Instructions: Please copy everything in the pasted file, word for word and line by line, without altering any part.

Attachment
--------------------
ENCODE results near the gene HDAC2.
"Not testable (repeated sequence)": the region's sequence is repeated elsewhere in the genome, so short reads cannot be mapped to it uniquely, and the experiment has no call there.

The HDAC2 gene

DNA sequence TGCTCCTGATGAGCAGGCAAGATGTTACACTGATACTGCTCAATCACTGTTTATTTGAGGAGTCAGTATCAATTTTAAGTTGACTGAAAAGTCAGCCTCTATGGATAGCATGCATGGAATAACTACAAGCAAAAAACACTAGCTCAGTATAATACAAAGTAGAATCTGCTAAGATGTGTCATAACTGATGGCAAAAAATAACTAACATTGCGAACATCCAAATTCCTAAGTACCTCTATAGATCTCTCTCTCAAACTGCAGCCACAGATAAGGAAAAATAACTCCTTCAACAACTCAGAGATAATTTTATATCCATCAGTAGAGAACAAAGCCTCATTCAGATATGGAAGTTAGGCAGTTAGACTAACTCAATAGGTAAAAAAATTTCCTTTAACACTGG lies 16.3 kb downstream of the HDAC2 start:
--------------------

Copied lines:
ENCODE results near the gene HDAC2.
"Not testable (repeated sequence)": the region's sequence is repeated elsewhere in the genome, so short reads cannot be mapped to it uniquely, and the experiment has no call there.

The HDAC2 gene

DNA sequence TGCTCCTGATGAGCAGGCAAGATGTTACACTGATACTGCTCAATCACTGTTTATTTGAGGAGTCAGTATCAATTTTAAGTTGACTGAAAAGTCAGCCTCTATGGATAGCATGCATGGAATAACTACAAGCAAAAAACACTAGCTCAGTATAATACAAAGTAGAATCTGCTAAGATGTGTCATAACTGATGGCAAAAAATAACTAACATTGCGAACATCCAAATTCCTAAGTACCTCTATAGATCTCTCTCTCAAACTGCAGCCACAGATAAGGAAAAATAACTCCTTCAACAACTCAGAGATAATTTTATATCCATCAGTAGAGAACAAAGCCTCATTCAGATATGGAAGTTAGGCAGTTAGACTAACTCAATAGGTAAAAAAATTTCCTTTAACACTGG lies 16.3 kb downstream of the HDAC2 start: